Absurdity, Allegory, Wisdom, and Poetry


"Don't you think it's a little dangerous to be handing out guns at a bank?"

-Michael Moore, "Bowling for Columbine"


I'm getting ready to invade the Jones' house down the block, because I think Mr. Jones is going to attack me with illegal weapons. I know he has these illegal weapons because I sold them to him just a few years ago. I mean, I gave him the weapons so he could use them against the Ruperts next door to him. He killed lots of them nasty Ruperts, thank goodness. (I wonder if anyone thinks I might be partly to blame for the deaths of about half a million Rupert children. Nah, probably not.) Back then, Mr. Jones seemed really really evil, but not as evil as the Ruperts, so I made friends with him.

Anyhow, now my sister says she heard a rumor that he still has those weapons (though I haven't really seen them since I gave them to him). The cops checked his house and didn't find anything, but hey, the cops are obstructing justice by not doing exactly what I tell them to do. And don't forget, a robber invaded my home not so long ago. You never know, that Mr. Jones might be planning something with the robber's friends, even though he and those guys have never been on good terms. I know Mr. Jones hasn't done anything lately, but he's probably up to something. I guess that whole robber thing has me a bit freaked out and I have to do something.

In any case, by wiping out Mr. Jones, while trying not to kill his children (though I expect quite a few to die in the invasion), I'll certainly be making my house safer. My idiot neighbors all pretty much think this is a bad idea for some reason though, but I've convinced about half my family and a few of my neighbors' heads of household that it's a good plan, and that's good enough for me.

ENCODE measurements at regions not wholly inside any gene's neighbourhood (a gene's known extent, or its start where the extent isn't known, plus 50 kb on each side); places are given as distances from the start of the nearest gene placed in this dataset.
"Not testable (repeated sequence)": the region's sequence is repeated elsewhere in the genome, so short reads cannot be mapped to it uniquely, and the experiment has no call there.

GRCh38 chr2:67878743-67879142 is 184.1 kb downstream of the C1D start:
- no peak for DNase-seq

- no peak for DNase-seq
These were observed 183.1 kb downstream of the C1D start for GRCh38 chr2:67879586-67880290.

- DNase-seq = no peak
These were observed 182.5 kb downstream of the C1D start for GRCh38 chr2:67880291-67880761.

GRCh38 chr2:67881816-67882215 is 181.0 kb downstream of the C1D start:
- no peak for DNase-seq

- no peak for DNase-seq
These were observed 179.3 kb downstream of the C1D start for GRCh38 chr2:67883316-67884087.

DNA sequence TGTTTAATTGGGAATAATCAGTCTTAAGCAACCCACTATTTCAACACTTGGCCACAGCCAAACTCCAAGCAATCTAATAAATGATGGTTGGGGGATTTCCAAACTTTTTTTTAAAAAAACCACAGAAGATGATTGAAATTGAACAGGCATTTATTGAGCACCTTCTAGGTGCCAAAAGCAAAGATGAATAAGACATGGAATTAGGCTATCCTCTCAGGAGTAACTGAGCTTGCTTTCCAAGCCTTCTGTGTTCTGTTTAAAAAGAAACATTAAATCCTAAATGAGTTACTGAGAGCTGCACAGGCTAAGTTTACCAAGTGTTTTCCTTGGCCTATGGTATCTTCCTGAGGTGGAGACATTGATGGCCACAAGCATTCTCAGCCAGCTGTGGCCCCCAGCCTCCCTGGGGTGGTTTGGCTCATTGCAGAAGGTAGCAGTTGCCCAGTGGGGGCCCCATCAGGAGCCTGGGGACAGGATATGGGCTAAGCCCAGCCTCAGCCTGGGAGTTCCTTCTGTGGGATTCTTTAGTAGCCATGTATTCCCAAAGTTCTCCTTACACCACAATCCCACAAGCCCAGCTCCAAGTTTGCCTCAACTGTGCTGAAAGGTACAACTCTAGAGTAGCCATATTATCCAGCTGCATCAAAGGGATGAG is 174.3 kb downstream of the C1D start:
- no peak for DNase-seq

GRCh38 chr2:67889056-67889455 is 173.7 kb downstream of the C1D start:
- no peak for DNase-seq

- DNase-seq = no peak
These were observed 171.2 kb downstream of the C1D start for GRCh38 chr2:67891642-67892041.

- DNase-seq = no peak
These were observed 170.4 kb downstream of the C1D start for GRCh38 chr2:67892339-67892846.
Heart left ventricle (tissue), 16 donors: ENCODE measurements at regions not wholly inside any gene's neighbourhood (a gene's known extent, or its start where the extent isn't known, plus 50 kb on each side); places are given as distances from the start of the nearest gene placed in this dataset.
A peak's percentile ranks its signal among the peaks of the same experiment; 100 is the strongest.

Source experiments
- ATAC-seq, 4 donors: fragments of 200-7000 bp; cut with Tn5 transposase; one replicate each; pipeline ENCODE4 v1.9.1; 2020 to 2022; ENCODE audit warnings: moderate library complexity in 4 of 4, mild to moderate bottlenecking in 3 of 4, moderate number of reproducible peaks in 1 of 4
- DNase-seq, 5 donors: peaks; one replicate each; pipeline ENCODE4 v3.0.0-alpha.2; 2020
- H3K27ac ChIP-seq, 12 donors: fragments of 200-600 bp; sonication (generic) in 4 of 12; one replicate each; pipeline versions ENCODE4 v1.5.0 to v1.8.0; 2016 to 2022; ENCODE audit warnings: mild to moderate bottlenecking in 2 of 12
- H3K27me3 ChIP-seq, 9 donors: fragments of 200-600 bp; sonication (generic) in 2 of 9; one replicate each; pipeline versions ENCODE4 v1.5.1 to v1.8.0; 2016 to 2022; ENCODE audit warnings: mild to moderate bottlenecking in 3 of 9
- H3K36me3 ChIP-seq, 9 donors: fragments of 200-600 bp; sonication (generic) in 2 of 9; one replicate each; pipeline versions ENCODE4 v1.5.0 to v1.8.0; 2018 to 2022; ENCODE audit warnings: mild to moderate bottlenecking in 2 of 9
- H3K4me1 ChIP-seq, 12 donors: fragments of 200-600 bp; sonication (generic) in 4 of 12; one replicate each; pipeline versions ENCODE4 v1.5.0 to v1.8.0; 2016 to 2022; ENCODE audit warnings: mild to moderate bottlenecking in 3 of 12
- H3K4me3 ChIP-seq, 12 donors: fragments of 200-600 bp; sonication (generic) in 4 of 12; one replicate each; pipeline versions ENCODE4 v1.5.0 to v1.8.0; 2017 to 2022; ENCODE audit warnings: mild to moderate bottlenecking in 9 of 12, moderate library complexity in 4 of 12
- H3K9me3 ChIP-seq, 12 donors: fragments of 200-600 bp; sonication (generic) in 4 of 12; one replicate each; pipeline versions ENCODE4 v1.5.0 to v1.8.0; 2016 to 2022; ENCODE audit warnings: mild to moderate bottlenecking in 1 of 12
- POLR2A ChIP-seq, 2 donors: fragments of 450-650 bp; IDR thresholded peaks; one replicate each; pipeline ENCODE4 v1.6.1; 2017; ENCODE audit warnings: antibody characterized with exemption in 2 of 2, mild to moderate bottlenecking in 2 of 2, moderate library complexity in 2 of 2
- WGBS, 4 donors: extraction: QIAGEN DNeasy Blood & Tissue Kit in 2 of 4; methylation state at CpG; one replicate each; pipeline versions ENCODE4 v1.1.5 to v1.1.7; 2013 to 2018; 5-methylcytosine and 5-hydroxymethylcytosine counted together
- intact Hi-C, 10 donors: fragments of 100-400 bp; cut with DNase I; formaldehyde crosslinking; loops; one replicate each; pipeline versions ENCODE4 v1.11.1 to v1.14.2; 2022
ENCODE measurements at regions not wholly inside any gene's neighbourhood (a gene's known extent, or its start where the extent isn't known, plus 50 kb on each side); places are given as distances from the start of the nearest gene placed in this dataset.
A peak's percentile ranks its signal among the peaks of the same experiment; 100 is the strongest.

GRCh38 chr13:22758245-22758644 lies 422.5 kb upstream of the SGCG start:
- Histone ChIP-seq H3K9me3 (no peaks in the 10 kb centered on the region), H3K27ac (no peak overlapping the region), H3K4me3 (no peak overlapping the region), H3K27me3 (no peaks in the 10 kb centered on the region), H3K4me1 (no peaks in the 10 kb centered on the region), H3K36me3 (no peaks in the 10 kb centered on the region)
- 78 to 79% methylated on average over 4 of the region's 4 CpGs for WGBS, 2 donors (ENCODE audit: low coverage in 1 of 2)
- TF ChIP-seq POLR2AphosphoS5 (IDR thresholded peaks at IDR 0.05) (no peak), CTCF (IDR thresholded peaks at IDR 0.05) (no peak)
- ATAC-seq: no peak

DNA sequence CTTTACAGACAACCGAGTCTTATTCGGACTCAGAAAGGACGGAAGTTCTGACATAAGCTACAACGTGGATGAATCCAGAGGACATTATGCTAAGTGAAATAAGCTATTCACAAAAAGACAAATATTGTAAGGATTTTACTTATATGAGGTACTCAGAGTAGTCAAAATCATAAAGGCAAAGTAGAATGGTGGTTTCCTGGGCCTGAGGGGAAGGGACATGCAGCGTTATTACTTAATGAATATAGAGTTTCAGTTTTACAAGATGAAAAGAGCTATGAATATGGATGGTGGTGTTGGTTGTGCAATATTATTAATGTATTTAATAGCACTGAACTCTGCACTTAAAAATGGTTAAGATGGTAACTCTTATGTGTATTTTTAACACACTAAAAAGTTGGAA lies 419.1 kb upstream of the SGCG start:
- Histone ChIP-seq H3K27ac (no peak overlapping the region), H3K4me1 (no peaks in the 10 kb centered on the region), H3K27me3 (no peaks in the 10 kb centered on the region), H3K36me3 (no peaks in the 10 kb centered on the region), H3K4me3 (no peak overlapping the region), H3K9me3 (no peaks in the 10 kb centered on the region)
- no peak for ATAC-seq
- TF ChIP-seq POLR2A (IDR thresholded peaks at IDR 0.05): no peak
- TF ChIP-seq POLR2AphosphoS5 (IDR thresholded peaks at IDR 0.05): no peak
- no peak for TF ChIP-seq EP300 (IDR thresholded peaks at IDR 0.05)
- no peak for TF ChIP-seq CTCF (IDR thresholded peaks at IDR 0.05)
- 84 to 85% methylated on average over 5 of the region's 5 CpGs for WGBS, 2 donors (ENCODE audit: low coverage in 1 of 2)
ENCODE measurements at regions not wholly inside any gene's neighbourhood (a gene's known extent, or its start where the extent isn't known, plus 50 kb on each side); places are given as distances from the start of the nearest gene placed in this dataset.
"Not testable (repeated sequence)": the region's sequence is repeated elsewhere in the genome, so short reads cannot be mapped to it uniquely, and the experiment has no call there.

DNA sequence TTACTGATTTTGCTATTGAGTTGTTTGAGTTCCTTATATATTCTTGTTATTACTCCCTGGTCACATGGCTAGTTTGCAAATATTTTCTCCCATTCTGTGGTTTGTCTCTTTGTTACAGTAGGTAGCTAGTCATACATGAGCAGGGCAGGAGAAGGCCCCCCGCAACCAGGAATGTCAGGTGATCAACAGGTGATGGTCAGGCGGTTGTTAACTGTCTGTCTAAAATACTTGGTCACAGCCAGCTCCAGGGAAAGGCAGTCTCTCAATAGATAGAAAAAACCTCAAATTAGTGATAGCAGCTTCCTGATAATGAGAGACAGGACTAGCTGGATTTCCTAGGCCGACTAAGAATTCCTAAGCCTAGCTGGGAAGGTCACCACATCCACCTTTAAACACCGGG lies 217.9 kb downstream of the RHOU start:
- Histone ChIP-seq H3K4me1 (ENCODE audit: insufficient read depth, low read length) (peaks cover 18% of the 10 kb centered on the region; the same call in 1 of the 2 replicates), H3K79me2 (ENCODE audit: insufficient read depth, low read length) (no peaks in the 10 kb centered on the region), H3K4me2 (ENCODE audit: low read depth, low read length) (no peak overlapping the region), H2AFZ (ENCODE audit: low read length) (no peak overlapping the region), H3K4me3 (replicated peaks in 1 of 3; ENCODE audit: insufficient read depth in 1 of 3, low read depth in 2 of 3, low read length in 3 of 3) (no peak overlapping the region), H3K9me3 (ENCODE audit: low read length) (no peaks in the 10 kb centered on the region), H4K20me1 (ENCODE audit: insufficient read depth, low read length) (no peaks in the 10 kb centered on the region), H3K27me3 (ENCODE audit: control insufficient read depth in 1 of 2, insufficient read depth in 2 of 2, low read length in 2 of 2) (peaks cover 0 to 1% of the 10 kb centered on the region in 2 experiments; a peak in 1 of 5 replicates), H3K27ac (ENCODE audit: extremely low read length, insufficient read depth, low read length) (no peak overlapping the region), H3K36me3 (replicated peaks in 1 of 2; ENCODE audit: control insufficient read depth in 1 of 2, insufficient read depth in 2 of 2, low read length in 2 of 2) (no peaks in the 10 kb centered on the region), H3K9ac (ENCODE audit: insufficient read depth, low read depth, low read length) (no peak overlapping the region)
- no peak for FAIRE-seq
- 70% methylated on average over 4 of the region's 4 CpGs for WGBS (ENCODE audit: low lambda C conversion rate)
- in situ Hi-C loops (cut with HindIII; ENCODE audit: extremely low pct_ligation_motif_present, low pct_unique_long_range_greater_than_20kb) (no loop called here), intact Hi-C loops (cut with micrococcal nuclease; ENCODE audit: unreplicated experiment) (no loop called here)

The bonus is, Mr. Jones has lots of food in his house. Our house doesn't have much food, but we eat like there's no tomorrow! His has a lot more food than mine. Some people actually say this home invasion is about food! But I assure you it's not. I told him he'd better not destroy any of his food while I invade though. I mean I DO WANT the food. Me and most of my buddies actually have a lot invested in the food business, so we'd certainly benefit from that food. But it's not the main reason.

Anyhow, I'm sure the whole neighborhood will be safer with people like me going around killing the neighbors we think might attack us some day.

Then again, thank goodness not everyone in the neighborhood takes the initiative to invade the homes of those who it feels threatened by! I mean, the Kareeyans up on North Street actually think I might attack them! Well, I did put them in a list of evil neighbors, the same list as the Jones' in fact. They want to talk to me about it, but I ain't interested in talkin'. I just don't like them. I know they have some serious badass weaponry in that house though. Let's hope that by not talking to them, and carrying through with my attack on the Jones', they'll get the message.